We found that two time-varying muscle synergies could account quite well for the EMG activity associated with elbow movements. Each synergy was characterized by two main bursts of activation for both the biceps and triceps, whereas the time of occurrence of their peaks was inverted in the two synergies. While the burst of the biceps in the first synergy of Figure 6A occurs for first and may be thought to contribute therefore to start elbow flexion and the burst of the triceps to brake it, in the second synergies to role of the two muscles is inverted and the synergy is consistent with the pattern associated with an elbow extension. The two synergies seem therefore to intrinsically encode the direction of motion, or in other words, the motor task, and therefore may allow a hierarchical control of movements, in which task goals are only needed to be specified to generate complete muscle patterns. This finding is coherent with the results presented in previous investigations regarding arm movements (d'Avella et al., 2006, 2008, 2011) in which, even when a larger number of muscles was taken into account in the analysis, time-varying synergies where found to be directionally tuned, so that they resulted active only when the movements occurred in well-determined directions. We also stress the subtle difference between the interpretation of time-varying synergies and synchronous synergies: with the first time-varying synergy only flexions can be performed (maybe varying its speed or amplitude depending the way it is recruited). In contrast, the first synchronous synergy can be used for both flexion (to accelerate) and extensions (to decelerate), showing that both representations encode divergent aspects of the movements data set.
The use of very simple motor tasks characterized by well-known triphasic pattern allows us to evaluate some pros and cons of each of the decompositions used in this study. Previous works demonstrated that, in a triphasic pattern, the time of activation of the antagonist muscle is controlled independently by the cerebellum (Manto et al., 1995). Other studies (Cheron and Godaux, 1986) also reported that the timing of the antagonist burst onset increases with the movement amplitude, whereas the one of the agonist does not. Our results showed that neither the temporal synergistic decomposition nor the time-varying one can capture such timing features. In the first case, indeed, each one of the three bumps of Figure 4 is invariant in time and cannot be shifted temporally. This makes impossible to model the inter-trial variability of the onset of the antagonist muscle. Rather, each bump represents the average temporal evolution of the corresponding bursts across all trials. In the second case, differently, in each of the time-varying synergies that we identified from the experimental data set, the time lag between the activation of the two antagonist muscles is constant. This prevents the possibility, when reconstructing the data, to vary from trial to trial the time interval between the activations of the agonist and antagonist muscles, as observed in human subjects. Different considerations can instead be made for the results associated with the synchronous decomposition. As each synergy that was identified from the data is responsible for the recruitment of one single muscle indeed, the activation profile of each muscle can be set arbitrarily and independently for each trial. This allows therefore not only to model independently the times of activation of each burst in each trial, but also their amplitudes, in agreement with other experimental observations. Hannaford et al. (1985) demonstrated indeed that the first agonist burst is not modified by the vibration of the agonist muscle. In contrast the amplitude of the second agonist burst is increased and the vibration of the antagonist muscle increases the amplitude of the antagonist burst. Similarly to the synchronous one, even the temporal decomposition is suitable to capture such features of the amplitudes in the reconstructed data, as it allows the separate scaling of each one of the three identified bumps. The time-varying decomposition, on the contrary, introduces instead by construction a correlation between the amplitudes of the different muscles.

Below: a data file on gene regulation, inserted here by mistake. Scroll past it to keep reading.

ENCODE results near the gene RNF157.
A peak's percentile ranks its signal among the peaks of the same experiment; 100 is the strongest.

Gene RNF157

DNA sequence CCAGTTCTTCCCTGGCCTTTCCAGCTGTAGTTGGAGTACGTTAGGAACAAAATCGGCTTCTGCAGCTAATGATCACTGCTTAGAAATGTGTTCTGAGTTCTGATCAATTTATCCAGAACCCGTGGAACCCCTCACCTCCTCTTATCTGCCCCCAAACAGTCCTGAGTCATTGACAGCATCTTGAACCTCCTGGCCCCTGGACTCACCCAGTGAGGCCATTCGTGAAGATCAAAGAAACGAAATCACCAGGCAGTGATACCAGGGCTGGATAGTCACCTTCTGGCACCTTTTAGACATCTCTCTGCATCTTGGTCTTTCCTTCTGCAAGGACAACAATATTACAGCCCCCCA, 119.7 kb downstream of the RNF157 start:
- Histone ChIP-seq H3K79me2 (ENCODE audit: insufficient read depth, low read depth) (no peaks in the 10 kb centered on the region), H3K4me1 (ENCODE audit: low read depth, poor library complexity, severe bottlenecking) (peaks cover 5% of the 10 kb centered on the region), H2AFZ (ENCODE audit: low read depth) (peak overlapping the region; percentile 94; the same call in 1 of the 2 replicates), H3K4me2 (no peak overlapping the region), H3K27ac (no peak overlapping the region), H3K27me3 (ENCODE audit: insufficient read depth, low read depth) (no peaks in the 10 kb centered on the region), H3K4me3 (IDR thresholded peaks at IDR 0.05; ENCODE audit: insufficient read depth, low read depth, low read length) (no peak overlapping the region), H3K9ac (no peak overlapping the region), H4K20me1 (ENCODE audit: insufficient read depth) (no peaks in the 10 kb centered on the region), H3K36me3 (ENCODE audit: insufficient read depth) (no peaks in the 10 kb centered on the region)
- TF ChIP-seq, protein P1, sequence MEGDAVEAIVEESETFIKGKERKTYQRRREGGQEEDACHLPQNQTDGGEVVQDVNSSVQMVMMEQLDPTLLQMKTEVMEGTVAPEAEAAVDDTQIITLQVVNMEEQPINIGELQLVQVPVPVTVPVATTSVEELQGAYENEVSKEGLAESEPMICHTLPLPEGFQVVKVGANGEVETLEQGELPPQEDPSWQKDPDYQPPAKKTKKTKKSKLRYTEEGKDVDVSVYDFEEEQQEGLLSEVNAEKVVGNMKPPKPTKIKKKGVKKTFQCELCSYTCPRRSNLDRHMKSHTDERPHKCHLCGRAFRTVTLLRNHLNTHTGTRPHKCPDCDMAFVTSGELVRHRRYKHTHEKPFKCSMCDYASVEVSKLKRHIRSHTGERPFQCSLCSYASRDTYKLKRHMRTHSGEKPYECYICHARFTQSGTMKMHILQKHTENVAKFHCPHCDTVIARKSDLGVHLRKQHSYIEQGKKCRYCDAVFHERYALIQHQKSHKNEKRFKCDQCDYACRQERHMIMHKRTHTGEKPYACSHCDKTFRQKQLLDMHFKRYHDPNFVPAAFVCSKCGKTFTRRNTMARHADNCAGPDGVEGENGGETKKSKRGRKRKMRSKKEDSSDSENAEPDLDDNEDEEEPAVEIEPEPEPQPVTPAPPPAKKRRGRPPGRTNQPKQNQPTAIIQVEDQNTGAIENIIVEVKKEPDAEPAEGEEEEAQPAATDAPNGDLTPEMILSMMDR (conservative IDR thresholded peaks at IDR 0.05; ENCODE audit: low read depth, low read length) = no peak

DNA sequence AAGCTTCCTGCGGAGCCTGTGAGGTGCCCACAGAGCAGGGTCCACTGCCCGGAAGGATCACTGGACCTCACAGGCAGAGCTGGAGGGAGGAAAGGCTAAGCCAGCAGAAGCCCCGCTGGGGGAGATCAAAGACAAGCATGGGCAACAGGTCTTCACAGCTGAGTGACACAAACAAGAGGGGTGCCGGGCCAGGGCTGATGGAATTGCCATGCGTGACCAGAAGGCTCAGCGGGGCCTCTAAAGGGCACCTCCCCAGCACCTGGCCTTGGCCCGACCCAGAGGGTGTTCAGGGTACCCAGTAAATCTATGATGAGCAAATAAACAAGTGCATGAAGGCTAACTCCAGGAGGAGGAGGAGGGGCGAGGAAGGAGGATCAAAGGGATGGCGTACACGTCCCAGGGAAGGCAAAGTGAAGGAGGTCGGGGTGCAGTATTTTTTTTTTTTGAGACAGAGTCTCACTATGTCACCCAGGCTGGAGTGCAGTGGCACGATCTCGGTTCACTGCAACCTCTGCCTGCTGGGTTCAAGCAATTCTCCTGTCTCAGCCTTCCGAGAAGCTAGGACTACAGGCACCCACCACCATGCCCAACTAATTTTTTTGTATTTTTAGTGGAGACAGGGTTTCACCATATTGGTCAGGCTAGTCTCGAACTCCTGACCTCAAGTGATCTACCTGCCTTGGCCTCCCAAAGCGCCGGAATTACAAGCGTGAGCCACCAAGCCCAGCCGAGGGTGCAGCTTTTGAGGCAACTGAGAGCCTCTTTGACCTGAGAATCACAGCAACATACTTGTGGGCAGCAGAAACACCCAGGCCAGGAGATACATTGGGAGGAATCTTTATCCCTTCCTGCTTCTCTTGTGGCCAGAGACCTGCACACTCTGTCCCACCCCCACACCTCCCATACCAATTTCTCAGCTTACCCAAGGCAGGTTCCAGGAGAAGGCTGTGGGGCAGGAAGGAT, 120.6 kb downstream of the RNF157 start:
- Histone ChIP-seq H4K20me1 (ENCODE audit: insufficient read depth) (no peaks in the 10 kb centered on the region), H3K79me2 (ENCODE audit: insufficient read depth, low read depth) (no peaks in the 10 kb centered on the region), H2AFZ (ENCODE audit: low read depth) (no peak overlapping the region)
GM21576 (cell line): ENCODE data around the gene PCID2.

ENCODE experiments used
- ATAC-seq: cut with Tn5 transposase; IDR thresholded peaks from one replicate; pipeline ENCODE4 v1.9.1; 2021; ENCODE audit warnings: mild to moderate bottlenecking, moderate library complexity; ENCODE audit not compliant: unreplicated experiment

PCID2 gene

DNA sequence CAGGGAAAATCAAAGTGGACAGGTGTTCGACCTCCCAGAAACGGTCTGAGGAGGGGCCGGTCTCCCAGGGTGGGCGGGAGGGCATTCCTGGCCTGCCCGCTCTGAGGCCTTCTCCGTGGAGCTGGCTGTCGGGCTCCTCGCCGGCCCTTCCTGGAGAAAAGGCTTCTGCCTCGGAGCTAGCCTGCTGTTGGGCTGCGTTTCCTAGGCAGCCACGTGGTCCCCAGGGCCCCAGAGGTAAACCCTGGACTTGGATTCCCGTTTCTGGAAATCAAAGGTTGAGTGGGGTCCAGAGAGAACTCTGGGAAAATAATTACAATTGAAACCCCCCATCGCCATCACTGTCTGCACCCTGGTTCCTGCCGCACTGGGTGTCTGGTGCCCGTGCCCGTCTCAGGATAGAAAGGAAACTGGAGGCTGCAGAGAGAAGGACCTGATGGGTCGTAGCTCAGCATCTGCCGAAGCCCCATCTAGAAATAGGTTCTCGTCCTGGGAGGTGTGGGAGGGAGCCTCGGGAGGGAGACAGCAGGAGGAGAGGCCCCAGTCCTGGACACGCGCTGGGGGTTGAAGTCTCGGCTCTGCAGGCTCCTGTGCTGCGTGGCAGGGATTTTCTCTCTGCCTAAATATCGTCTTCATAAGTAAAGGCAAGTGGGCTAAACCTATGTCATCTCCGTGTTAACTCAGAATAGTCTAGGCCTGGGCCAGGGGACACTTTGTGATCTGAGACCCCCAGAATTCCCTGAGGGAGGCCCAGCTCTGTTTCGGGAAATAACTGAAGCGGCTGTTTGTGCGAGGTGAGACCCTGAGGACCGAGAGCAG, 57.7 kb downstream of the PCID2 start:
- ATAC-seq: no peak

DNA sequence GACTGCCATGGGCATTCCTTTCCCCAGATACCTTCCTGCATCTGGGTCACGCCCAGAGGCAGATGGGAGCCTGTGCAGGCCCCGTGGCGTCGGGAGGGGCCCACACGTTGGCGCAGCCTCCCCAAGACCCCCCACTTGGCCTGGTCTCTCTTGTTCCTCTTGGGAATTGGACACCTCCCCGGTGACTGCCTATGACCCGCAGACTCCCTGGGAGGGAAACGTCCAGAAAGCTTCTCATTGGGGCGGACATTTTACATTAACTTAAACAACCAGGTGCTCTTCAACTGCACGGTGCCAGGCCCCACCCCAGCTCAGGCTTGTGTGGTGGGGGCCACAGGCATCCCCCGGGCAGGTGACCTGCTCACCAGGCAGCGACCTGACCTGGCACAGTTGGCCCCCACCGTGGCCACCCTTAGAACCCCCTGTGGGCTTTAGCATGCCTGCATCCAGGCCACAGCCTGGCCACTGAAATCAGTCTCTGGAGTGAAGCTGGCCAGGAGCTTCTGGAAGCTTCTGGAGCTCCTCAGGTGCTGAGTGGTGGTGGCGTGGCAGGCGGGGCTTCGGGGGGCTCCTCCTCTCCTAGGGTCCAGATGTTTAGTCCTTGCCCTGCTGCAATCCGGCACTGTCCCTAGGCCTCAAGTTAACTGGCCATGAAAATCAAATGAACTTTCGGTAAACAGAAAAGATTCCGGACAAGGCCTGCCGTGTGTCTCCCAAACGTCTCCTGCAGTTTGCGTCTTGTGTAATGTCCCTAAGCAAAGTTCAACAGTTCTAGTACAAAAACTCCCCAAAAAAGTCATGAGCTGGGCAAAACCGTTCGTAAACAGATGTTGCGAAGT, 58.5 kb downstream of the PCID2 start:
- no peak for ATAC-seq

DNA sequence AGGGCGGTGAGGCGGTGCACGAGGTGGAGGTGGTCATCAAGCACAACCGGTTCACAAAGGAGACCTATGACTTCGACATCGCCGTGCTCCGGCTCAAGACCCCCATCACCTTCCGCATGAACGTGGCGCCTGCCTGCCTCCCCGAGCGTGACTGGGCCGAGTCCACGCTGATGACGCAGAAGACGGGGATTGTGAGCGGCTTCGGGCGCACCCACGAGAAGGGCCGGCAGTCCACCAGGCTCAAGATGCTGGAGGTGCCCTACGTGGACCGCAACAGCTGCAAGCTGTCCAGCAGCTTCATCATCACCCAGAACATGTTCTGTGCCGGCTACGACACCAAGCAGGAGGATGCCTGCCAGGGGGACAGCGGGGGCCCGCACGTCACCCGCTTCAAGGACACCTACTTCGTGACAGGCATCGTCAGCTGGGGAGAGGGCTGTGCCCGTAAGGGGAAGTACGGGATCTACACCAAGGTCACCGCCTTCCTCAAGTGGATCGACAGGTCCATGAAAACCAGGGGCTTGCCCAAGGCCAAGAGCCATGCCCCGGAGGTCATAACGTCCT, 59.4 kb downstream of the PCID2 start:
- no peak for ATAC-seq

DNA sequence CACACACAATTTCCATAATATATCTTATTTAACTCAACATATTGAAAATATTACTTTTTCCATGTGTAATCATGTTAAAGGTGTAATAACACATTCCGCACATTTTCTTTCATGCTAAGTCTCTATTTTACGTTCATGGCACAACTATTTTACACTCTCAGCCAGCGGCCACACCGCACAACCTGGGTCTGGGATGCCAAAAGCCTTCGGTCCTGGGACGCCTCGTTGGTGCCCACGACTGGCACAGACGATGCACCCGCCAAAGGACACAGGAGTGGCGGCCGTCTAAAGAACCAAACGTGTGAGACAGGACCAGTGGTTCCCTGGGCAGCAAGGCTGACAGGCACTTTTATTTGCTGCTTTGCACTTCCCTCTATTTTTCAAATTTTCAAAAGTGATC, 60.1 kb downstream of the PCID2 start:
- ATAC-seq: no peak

It was demonstrated that discrete movements regulated by a triphasic pattern may present an oscillatory component in the neural command (see for instance Cheron and Godaux, 1986). Very recently, it was also shown by the analysis of the dynamical structure of reaching movement that non-periodic movement such as the one presented here contains a strong rhythmic structure (Churchland et al., 2012). In this study the authors proved that, although EMG responses do not themselves exhibit state-space rotations, EMG can however be constructed from underlying rhythmic components. It makes thus sense to wonder which one of the decomposition methods that we investigated can be more useful or complementary for the understanding of the oscillatory nature of the control of movement. Each model might indeed provide a set of synergies revealing specific oscillatory features underlying the EMGs. In this framework, synchronous components cannot be of help, as they carry spatial and not temporal information. Interesting results might instead be provided by drawing the phase plots associated with each temporal component or with the activity of each muscle trace in a time-varying synergy. In case the plots presented evident rotations indeed, the hypothesis put forward by Cheron and Godaux and later by Churchland et al. would be strengthened. In the contrary case, however, the results obtained by these authors would not be discredited, as the absence of rhythmic features in the components might instead be due to the incapability of the synergy models to account for such features correctly.